of the senate from New Jersey, and, in Vaux, of Philadelphia, addressed to him the following year, was chosen governor. a Letter on the Penitentiary System of He subsequently was appointed to the Pennsylvania (Philadelphia, 1827), from bench of the supreme court, and con- which, and from another production of tinued to sit upon it until his death, at this gentleman, we shall present to our Albany, on the 9th of September, 1806. readers various extracts in the course of He was an able statesman, an upright this article. We would also refer the judge, and a disinterested patriot. reader, for more particular information Pavois. (See Shield.)
than our limits will allow, to other publiPEARL SPAR. (See Dolomite.)
cations of Mr. Vaux, who is indefatigaPenco. (See Conception, La.) ble in promoting the education of chil
PENITENTIARY SYSTEM OF PENNSYL- dren and the correction of criminals. VANIA. One of the points which have The publications to which we allude are occasioned the greatest division of opin- Notices of the Original and Successive ion among the friends of the penitentiary Efforts to improve the Prison Discipline system, relates to solitary confinement. in Philadelphia, and to reform the Penal One party contend that this should be Law of Pennsylvania (Philadelphia, 1826); made the very basis of prison discipline, a Discourse delivered before the Historiand have carried their principles into ef- cal Society of the State of Pennsylvania fect in the Eastern penitentiary of Penn- on New Year's Day, 1827 (Philadelphia, sylvania: others strenuously oppose it. 1827); and a Letter to Bishop White, the
The opinions expressed in the article President, and other Members of the PhiPrison Discipline, in this work, are rather ladelphia Society for alleviating the Misunfavorable to the plan adopted in Penn- eries of Public Prisons, in No. 8, vol. i, of sylvania. As the question is one of great the Journal of Law (Philadelphia, 1830). interest
, and as many misconceptions on - Before going into the subject of this artithis subject exist among those who are cle, we would remark that it is believed by sincerely devoted to the reformation of many foreigners, that the Pennsylvania prisons, we have thought it not improper penitentiary system has been abandoned to give, in this place, a view of some of in the very state from wbich it takes its the arguments which may be urged in name. The following passage from the support of the principle of uninterrupted message of the governor of Pennsylvania solitary confinement. All that will be at- to the legislature of that state (Dec. 6, tempted will be to touch upon the main 1832), shows that this is a mistake, and features of the question, and to offer some throws light upon other points in quessuggestions, derived from the writer's own tion :—“Our penitentiary system,” says experience, with the view of making it governor Wolf, “as immediately connectappear that the system of solitary contine- ed with the administration of criminal ment, as now practised in the Eastern justice, is to be regarded as being of the penitentiary in Philadelphia, is the only first importance, in reference as well 10 effectual mode of making prisons schools the security of the persons and property, of reformation, instead of schools of cor- as to the general morals of our citizens ; ruption. The more light there is thrown and, so far as regards the Eastern peniupon this subject, the better for the cause. tentiary, the philanthropic advocates of Strong, and, in our opinion, unfounded penitentiary reforın may justly congratuprejudices against the system of solitary late themselves upon the success with confinement, are entertained even by which their exertions have been crowned, men justly esteemed for their enlight- in bringing so near to perfection a system ened views and strenuous labors for the good of mankind. The late William in vain.”. And yet—to such mistakes are great Roscoe, for instance, was extremely hos men liablowe believe that Mr. Roscoe had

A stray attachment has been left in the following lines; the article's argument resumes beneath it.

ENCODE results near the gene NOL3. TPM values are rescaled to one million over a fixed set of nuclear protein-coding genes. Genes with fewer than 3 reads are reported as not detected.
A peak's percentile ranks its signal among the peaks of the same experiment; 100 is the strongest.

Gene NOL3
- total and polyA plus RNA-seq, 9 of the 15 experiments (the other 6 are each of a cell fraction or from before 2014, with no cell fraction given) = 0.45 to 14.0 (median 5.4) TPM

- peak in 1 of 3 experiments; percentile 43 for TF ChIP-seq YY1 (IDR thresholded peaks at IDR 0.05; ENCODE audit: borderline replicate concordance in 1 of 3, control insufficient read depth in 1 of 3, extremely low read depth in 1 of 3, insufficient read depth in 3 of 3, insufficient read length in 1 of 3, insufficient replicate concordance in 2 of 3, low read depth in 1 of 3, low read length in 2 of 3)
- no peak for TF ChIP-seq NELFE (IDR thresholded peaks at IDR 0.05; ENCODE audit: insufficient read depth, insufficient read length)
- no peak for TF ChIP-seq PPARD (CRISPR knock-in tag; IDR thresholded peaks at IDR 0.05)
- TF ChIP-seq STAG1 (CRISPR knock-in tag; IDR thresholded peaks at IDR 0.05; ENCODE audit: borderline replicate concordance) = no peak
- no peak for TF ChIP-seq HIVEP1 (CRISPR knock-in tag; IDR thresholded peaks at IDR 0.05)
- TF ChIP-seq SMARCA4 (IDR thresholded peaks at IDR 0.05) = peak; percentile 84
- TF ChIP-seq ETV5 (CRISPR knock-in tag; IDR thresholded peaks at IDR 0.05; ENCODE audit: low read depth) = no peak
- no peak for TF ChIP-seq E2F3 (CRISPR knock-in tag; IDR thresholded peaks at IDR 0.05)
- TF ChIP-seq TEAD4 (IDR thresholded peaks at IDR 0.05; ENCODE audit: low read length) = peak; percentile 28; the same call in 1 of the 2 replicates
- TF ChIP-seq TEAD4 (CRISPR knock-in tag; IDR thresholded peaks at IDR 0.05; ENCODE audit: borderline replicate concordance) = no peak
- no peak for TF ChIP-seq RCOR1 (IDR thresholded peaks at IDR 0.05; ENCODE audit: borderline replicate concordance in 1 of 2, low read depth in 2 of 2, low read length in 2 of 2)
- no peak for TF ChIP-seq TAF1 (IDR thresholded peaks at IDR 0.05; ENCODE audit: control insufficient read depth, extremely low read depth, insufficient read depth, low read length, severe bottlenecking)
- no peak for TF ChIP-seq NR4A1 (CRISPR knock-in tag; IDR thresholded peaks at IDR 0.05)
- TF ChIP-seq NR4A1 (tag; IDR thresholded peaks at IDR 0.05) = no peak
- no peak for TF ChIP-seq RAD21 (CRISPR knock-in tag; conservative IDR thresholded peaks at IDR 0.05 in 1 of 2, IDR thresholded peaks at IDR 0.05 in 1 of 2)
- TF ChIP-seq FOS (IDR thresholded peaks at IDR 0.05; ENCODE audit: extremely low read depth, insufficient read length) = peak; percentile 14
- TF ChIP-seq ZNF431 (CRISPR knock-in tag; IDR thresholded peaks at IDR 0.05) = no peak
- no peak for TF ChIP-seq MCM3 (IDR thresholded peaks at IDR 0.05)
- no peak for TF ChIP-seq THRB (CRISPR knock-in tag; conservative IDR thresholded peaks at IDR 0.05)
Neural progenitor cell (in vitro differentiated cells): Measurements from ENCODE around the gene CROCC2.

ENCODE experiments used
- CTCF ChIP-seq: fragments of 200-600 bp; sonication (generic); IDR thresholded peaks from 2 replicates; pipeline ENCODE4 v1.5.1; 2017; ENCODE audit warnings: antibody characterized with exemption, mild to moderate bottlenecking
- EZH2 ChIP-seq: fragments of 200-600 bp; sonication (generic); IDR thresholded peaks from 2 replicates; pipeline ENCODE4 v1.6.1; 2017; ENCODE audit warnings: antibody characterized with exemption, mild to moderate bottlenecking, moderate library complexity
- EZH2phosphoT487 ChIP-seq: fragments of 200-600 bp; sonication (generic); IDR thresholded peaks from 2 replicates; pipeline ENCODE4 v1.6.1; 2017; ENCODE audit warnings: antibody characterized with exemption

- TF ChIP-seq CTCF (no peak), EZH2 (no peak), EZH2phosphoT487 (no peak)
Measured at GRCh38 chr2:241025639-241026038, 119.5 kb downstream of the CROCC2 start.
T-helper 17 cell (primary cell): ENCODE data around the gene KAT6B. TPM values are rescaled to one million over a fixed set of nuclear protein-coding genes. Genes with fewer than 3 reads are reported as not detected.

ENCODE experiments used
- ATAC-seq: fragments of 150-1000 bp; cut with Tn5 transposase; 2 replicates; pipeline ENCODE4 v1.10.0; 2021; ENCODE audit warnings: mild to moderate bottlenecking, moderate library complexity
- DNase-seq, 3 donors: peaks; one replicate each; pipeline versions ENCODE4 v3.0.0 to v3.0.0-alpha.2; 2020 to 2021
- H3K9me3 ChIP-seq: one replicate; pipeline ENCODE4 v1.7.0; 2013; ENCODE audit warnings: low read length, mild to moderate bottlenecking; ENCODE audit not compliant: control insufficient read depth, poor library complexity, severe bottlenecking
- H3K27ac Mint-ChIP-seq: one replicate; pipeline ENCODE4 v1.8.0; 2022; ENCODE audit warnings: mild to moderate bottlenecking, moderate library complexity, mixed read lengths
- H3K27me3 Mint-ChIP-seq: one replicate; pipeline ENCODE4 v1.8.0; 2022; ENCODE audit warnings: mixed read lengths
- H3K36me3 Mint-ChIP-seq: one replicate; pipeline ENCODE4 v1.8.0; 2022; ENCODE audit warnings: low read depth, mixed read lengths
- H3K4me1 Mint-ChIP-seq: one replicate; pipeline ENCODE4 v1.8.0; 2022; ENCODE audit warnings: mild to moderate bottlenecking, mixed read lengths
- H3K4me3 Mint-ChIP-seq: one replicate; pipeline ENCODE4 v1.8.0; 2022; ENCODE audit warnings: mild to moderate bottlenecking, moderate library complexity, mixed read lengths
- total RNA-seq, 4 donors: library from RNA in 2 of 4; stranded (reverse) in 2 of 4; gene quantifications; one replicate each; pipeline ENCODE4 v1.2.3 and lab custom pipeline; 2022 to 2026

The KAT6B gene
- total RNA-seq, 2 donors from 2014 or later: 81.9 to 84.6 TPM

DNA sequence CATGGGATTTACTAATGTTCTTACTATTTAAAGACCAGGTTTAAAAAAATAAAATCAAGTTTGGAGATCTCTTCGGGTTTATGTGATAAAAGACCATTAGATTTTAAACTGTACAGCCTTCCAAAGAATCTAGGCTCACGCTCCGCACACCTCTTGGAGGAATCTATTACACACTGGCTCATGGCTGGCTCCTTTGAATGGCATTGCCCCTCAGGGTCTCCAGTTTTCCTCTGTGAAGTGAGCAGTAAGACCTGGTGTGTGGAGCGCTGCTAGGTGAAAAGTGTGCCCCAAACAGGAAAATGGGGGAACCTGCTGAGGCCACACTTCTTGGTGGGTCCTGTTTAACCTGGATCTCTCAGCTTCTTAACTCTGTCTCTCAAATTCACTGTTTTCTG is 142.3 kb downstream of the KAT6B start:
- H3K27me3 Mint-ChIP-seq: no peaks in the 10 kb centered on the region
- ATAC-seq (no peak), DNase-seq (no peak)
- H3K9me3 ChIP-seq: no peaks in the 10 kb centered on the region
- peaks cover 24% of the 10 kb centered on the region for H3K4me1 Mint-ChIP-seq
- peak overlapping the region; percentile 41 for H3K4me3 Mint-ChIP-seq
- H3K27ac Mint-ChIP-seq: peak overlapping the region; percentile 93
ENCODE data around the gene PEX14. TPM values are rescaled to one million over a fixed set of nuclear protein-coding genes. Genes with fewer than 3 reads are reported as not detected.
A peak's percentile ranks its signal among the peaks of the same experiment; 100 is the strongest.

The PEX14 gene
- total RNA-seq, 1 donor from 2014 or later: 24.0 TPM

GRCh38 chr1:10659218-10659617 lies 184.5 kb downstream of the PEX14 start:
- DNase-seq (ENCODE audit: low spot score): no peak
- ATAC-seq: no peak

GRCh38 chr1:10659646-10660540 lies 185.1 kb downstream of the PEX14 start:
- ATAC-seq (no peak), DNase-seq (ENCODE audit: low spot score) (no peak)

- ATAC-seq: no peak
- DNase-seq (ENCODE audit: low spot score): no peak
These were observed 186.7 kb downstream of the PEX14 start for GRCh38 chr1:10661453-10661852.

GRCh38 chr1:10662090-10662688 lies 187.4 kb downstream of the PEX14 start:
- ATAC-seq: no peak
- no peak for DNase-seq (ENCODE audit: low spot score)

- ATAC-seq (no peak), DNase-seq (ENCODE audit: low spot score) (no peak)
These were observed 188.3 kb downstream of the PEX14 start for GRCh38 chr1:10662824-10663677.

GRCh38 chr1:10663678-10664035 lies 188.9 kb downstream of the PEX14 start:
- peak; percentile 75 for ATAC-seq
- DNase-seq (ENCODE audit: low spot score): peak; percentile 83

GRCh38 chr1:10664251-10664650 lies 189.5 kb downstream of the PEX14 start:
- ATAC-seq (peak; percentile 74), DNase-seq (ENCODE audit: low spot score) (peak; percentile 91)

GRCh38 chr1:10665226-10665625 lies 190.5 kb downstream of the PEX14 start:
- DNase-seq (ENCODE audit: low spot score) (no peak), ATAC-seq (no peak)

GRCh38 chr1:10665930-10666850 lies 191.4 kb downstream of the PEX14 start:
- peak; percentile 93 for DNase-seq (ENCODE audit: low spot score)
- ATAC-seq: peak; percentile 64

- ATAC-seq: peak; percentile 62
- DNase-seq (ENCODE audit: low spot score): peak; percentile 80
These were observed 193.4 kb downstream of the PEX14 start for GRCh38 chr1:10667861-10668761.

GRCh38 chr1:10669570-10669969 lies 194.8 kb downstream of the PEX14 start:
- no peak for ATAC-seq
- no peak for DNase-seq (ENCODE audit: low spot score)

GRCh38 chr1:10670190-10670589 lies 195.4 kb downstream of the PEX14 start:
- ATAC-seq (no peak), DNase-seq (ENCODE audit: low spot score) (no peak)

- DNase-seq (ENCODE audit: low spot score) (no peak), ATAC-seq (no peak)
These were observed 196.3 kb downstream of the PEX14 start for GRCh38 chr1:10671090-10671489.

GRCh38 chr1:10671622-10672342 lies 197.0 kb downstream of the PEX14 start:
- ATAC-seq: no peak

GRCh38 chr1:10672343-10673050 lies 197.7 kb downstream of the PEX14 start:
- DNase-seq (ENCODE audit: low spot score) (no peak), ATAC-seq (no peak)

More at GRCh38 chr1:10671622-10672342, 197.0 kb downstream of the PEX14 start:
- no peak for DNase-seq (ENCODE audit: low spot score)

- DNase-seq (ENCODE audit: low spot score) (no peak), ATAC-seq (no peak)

a very imperfect knowledge of the effects of solilatile to the system, as appears from sev- ry confinement, and that his conclusions on the eral pieces which he has written on the subject were drawn from unfounded suppositions. subject of prison discipline. Mr. Roberts These writings are known beyond the limits
of the U. States. We find them mentioned with • We learn, from doctor T. S. Traill's memoir respect in the Lectures on Prisons, &c., by Nichon that distinguished scholar, read before the lit- olas Henry Julius (Berlin, 1828), and in the Anerary and philosophical society of Liverpool, in nals of Institutions for Punishment and CorrecOctober, 1832, that he said " that no literary dis- tion of Paupers, their Education, &c., published tinction had ever afforded him half the gratifica- monthly at Berlin, by the same author' (both in tion he received from the reflection on the German)-works 'little known in this country, on part he had taken on this great question; and he account of the language in which they are writexpressed his satisfaction that he now might be ten, but which contain a great mass of informapermitted to think that he had not lived altogether tion on the subjects mentioned in their titles.
surrounded by so many difficulties. The worse ; here thought and reflection will
* The governor continues as follows : * From the all except the salaries of the officers; and tentiary, as well as from a partial personal inspec it is not doubted that, as soon as the pris- tion of it, I am satisfied that its condition, and the on shall have been fully organized, the fruits of the course of discipline there exereised, entire expenses will be defrayed out of
are directly the reverse of that which I have past the proceeds of the establishment. The attempted to describe. From the imperfect pias